By Mike GulletteThe Biden administration’s emphasis on climate change has many believing that the Securities and Exchange Commission will soon require 10-K disclosures on climate risk, including discussions of physical risks from climate-related events, transition risks from market changes and reputation risks from financing greenhouse gas (GHG) emissions.
While the election brought the disclosure issue front and center, the dramatic increase in the demand for climate and other ESG disclosures by investors over the past year indicates that the Biden administration is merely speeding up the expectation that all companies will eventually disclose their climate risks.
Unfortunately, measuring how a bank is positioned on climate risk can be extremely tough and, while there is wide support from large companies around the world, no company is close to full compliance with the recommendations of the Financial Stability Board-initiated Task Force for Climate-related Financial Disclosures that were issued in 2017. In fact, full compliance could take many years.
Why is that?
The basic TCFD requirement is to disclose an individual company’s estimated amount of GHGs it has emitted over the past year. GHGs take several forms, but carbon and methane are the two most well-known. As a service industry, banks themselves normally don’t emit a lot of GHGs. The problem is that their borrowers might, and that is the challenge. TCFD disclosures not only include GHGs emitted by the companies, but also what emissions are financed through their investments and lending portfolios. Further, when those borrowers’ GHGs are measured, the GHGs of both their downstream and their upstream value chain partners are counted.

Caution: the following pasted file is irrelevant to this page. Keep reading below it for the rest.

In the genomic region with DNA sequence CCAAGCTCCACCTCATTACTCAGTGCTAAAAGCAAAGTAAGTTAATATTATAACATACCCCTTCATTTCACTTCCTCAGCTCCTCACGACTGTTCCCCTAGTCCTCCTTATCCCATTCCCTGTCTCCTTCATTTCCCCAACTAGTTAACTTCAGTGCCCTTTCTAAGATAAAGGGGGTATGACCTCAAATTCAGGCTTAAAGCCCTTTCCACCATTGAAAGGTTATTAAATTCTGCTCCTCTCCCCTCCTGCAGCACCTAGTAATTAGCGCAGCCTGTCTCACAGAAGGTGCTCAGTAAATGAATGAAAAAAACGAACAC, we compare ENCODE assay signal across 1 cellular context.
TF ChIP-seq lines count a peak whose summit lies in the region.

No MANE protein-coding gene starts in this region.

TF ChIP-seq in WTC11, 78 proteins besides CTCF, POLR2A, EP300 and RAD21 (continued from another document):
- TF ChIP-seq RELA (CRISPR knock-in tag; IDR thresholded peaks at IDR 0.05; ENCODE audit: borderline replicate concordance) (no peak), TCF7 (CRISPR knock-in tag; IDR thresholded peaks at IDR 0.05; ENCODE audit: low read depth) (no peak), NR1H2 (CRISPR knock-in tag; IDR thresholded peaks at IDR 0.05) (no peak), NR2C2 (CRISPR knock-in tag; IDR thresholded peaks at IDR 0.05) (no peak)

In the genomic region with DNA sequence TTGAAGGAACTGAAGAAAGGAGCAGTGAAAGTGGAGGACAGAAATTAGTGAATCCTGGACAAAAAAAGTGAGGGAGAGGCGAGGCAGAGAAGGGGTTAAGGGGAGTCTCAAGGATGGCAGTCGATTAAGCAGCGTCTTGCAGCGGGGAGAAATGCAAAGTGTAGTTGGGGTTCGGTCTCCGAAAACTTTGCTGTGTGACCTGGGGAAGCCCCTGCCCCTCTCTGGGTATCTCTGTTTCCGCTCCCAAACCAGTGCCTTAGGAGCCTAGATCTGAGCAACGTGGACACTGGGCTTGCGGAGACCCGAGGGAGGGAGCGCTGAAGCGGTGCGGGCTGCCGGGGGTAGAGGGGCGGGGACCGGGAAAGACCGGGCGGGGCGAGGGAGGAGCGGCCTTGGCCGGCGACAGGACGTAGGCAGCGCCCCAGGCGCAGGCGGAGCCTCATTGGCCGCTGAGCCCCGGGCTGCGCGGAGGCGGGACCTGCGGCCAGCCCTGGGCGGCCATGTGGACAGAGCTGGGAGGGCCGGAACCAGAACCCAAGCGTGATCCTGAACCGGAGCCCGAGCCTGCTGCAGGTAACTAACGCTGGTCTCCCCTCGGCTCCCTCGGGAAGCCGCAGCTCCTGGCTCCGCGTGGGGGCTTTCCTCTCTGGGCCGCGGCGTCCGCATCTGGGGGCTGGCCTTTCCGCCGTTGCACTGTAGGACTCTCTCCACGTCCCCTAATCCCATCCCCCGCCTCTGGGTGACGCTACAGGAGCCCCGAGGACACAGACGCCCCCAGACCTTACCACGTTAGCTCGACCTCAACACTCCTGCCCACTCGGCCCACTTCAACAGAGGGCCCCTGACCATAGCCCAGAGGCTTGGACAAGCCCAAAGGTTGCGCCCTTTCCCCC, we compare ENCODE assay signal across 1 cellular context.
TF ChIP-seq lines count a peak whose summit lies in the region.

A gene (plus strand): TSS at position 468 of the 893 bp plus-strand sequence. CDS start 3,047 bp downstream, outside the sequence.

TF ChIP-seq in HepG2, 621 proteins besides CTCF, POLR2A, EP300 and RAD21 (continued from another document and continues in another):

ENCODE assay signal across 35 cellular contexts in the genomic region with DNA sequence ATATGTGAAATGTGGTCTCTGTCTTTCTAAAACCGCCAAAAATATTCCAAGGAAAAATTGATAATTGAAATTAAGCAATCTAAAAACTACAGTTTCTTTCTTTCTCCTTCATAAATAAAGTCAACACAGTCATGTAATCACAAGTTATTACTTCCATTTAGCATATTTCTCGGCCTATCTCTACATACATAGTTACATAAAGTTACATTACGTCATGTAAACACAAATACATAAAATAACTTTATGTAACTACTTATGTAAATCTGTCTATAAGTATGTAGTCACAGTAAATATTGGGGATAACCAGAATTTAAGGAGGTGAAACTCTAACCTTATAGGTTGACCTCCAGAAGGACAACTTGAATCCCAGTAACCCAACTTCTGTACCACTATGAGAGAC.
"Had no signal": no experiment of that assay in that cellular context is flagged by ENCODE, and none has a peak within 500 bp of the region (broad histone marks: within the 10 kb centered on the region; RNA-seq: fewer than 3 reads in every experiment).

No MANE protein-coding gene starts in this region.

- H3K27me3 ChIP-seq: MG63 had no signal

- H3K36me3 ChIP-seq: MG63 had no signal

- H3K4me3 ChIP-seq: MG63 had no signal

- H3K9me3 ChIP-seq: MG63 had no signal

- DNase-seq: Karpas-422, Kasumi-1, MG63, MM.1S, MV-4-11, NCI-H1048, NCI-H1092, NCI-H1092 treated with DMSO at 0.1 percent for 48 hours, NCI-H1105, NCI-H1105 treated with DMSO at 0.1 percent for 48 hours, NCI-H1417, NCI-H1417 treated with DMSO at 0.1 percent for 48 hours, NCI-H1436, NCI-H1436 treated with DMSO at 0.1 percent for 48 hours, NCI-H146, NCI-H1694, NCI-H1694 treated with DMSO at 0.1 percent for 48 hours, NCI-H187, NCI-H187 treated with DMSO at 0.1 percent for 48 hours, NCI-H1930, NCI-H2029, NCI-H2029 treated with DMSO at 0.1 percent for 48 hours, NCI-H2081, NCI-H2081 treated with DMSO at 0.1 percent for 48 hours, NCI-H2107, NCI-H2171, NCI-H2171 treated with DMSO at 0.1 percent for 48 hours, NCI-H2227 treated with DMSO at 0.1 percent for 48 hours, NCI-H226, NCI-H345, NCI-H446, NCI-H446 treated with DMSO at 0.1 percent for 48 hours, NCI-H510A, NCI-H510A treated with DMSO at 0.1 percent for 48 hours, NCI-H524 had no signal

This inventory of financed GHGs assists an investor in understanding a bank’s commitment to reducing emitted GHGs. TCFD is even expanding this notion to require an estimate of “implied temperature rise” in a bank’s portfolio. As you can imagine, this is an enormous amount of work, requiring participation from many companies. It could be years before banks could accumulate such information, and doing so is likely to be very costly.
Such information, however, is critical for an honest assessment of physical climate risks.
Many understand physical climate risks in light of tornados, floods and wild fires, and the increase of credit risk to borrowers located in those areas is a good starting point to assess physical risks. However, as COVID-19 has taught us, value chains are critical—knock out a critical business partner in a flooded area, and you might put many other companies at risk thousands of miles away.
With that in mind, TCFD also recommends a measurement of climate transition risk. While many focus on the risks of lending to energy producers, the real climate risks may lie in energy users. Think yoga pants: yoga pants are made almost totally of petroleum products that are shipped back and forth for manufacturing around the world prior to arriving in a store. Climate transition risk estimates a loss in the value of assets that results in the transition to a sustainable economy. If a national carbon tax was imposed to speed up the transition, what would that do to the yoga pants seller? Would you buy yoga pants if the seller passed the taxes onto the consumer and the cost went from $100 a pair to, say, $400? Of course, all this includes significant and speculative forward-looking assumptions covering very long periods of time. So, explaining all this to investors will be a challenge for anyone.
Climate risk disclosures appear to be on the horizon—at least for SEC registrants. While safe harbors over forward-looking statements will likely exist, implementing internal controls to report GHGs appears to be a daunting task and will need coordination across many operational areas.